When the TVS Apache RR 310 entered our long-term fleet back in March 2018, we weren’t very fond of it, initially. The vibrations from the motor – and virtually every panel of the motorcycle – literally drove us up the wall. Now, fast forward to 2019, and we truly and genuinely believe that the RR 310 is one phenomenal motorcycle!
So, what made us change our minds, you ask? You see, there are many things that we like about the RR 310, but what we’ve come to love about it is the fact that it’s a perfectly balanced motorcycle. It may look like a proper sports bike, which is a good thing, but it never feels uncomfortable or overly aggressive. Whether it’s daily commute or long-distance touring, the RR 310 is equally impressive with its relaxed and easy-going nature. Let’s look at the engine. Yes, we keep on banging about the fact that it’s vibey, but it’s a very exciting motor, especially when you’re out on open roads. The power surge at the top of the rev range is really, really strong and intoxicating. On top of all this is the bike’s brilliant suspension setup. It’s a proper corner carver, but take it over broken roads and it takes everything in its stride without breaking a sweat. Personally, I believe the RR 310 is a perfect sports tourer, in its price range, of course. And this also explains why I took it on three back-to-back road trips in the last three months.
Also read - TVS Apache RR 310 Review
Of course, just like any other vehicle, the RR 310 is not flawless. From the engineering side of things, there are a few areas where it needs improvement. The NVH levels are high, the ABS is over intrusive and the front brake doesn’t offer enough feedback. Plus, there’s excessive nose dive under heavy braking, which makes it kind of difficult to steer the bike during emergency stops. Another thing that really kept us bugging all this time was its engine cutting out abruptly in traffic, resulting in incessant honking from behind. What’s really irritating in this scenario is that it takes at least take 3 to 4 attempts to get the engine running again. We were told that it’s something to do with the play in the clutch cable, and that it was being addressed during the service, but we experienced the problem repeatedly. Also, speaking of aftersales, the RR 310’s spare parts are quite expensive compared to some of its main rivals, which may deter potential buyers. Overall, the positives outweighed the negatives, and we’re definitely going to miss riding the RR310.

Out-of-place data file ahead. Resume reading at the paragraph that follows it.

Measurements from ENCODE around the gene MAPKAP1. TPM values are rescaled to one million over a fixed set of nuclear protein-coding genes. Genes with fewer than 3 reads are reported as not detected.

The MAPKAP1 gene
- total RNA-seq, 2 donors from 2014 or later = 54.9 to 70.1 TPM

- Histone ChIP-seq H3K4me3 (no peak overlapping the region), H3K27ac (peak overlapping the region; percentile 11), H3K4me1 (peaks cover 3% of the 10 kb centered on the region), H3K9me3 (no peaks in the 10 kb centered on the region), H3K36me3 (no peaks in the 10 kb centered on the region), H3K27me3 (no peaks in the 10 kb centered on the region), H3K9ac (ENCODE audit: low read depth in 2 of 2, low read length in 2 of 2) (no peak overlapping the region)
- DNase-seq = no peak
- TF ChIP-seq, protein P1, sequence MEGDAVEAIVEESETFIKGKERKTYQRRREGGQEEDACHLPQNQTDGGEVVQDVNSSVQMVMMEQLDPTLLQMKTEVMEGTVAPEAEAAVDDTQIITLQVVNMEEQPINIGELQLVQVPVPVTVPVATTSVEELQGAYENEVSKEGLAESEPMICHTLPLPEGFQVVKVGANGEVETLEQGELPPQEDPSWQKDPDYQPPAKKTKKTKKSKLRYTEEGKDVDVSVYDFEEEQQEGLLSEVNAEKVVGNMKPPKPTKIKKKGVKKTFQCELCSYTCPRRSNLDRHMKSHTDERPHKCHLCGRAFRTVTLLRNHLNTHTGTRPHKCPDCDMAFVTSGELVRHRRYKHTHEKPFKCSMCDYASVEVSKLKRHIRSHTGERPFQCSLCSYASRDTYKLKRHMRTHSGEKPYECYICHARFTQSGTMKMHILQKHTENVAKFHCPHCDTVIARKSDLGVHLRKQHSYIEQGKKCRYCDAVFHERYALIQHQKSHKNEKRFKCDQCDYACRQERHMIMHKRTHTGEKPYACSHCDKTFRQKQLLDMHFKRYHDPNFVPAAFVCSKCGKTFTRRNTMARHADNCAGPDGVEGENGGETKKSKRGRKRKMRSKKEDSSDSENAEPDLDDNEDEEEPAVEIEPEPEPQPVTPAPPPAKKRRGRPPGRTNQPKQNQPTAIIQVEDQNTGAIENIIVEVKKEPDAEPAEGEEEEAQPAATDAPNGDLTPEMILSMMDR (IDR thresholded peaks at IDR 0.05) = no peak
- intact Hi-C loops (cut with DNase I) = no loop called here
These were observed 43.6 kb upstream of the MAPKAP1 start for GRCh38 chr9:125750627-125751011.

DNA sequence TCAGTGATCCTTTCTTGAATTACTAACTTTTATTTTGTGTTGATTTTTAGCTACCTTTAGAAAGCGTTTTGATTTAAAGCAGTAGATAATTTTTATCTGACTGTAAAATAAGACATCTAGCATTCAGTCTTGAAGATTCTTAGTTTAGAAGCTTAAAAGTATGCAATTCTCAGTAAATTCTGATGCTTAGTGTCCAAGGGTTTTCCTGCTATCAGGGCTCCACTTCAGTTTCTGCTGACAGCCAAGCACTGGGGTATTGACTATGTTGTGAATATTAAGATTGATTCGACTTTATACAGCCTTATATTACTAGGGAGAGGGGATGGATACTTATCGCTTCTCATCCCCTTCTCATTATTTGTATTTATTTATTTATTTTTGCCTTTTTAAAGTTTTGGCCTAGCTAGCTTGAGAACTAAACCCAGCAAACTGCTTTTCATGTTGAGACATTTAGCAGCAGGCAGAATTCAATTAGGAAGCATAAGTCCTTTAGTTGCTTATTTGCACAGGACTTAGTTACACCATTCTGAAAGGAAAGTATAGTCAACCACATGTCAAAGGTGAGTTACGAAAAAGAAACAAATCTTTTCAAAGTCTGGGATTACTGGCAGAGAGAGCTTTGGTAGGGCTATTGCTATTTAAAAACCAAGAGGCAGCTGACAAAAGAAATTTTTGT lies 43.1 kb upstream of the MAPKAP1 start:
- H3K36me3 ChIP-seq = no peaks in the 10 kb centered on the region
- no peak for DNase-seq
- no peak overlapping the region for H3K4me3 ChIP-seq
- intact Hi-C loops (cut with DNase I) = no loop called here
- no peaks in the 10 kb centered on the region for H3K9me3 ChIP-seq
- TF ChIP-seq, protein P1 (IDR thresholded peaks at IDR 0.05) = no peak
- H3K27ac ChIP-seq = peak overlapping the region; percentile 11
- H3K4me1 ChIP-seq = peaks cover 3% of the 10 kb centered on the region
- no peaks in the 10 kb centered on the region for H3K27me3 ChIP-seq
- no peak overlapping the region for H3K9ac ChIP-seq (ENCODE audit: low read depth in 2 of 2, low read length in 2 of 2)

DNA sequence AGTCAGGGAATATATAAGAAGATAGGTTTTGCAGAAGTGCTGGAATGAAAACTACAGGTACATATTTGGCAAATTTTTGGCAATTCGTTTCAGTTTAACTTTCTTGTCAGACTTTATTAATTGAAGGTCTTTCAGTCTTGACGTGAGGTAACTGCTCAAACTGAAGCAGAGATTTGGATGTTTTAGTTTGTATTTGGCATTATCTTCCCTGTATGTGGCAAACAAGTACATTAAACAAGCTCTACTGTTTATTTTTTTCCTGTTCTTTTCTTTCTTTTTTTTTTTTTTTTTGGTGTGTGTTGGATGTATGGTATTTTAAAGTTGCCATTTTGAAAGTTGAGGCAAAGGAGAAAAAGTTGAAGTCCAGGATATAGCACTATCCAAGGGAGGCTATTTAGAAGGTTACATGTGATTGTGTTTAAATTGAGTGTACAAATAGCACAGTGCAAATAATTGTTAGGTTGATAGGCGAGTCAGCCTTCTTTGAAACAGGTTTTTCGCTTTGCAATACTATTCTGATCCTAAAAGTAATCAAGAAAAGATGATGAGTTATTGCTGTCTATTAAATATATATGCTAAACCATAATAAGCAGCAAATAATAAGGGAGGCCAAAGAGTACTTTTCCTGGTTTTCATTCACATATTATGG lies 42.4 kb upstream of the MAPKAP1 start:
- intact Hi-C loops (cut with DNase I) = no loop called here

When it came: March 2018
Current Odo reading: 9,361kms
Mileage this month: 1,253kms
Fuel efficiency: 25km/l
Faults: Engine keeps cutting-out
What’s good: Handling, performance, ride quality, design
What’s not: High NVH, ABS, brakes